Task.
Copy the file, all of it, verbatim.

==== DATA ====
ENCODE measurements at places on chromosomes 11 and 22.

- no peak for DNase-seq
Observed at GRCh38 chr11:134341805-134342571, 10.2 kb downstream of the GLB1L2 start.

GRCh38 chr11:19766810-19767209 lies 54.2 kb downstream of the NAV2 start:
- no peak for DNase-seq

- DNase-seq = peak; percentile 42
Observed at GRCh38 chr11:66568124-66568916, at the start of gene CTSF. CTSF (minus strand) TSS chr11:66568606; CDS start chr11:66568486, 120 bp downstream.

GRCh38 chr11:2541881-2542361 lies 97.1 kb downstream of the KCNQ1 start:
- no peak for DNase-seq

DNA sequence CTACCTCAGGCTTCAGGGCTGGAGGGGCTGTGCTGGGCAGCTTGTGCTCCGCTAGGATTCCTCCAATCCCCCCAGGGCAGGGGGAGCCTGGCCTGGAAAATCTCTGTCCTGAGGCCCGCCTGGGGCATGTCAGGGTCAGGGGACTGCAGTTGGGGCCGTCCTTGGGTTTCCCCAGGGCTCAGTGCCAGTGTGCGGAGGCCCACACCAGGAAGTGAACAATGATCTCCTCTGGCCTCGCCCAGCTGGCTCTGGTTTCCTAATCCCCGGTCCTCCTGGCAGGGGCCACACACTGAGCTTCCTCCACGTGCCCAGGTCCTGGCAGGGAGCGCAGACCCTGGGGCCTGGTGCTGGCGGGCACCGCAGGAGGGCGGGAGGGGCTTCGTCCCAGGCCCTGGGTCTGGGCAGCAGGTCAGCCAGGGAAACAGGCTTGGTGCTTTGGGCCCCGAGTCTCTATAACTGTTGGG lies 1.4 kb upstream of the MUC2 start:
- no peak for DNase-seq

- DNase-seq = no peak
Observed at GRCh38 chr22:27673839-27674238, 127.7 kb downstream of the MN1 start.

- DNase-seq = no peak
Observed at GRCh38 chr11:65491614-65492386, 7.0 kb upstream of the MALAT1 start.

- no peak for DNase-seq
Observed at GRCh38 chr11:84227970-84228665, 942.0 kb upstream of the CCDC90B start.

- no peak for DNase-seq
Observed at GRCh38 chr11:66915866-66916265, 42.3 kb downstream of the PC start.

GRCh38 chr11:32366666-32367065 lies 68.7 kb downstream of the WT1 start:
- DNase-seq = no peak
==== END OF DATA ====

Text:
ENCODE measurements at places on chromosomes 11 and 22.

- no peak for DNase-seq
Observed at GRCh38 chr11:134341805-134342571, 10.2 kb downstream of the GLB1L2 start.

GRCh38 chr11:19766810-19767209 lies 54.2 kb downstream of the NAV2 start:
- no peak for DNase-seq

- DNase-seq = peak; percentile 42
Observed at GRCh38 chr11:66568124-66568916, at the start of gene CTSF. CTSF (minus strand) TSS chr11:66568606; CDS start chr11:66568486, 120 bp downstream.

GRCh38 chr11:2541881-2542361 lies 97.1 kb downstream of the KCNQ1 start:
- no peak for DNase-seq

DNA sequence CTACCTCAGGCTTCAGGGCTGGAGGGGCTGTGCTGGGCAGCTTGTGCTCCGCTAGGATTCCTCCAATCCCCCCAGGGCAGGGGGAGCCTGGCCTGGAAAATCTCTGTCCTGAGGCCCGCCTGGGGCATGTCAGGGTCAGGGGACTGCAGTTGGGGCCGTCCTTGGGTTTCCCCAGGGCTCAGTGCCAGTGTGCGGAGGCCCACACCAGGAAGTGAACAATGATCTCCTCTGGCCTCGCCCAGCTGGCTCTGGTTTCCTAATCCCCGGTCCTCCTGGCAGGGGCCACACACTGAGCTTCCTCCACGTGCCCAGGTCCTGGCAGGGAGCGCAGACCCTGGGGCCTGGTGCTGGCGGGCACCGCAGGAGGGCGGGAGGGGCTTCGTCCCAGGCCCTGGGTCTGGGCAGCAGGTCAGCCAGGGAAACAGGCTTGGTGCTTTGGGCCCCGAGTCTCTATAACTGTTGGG lies 1.4 kb upstream of the MUC2 start:
- no peak for DNase-seq

- DNase-seq = no peak
Observed at GRCh38 chr22:27673839-27674238, 127.7 kb downstream of the MN1 start.

- DNase-seq = no peak
Observed at GRCh38 chr11:65491614-65492386, 7.0 kb upstream of the MALAT1 start.

- no peak for DNase-seq
Observed at GRCh38 chr11:84227970-84228665, 942.0 kb upstream of the CCDC90B start.

- no peak for DNase-seq
Observed at GRCh38 chr11:66915866-66916265, 42.3 kb downstream of the PC start.

GRCh38 chr11:32366666-32367065 lies 68.7 kb downstream of the WT1 start:
- DNase-seq = no peak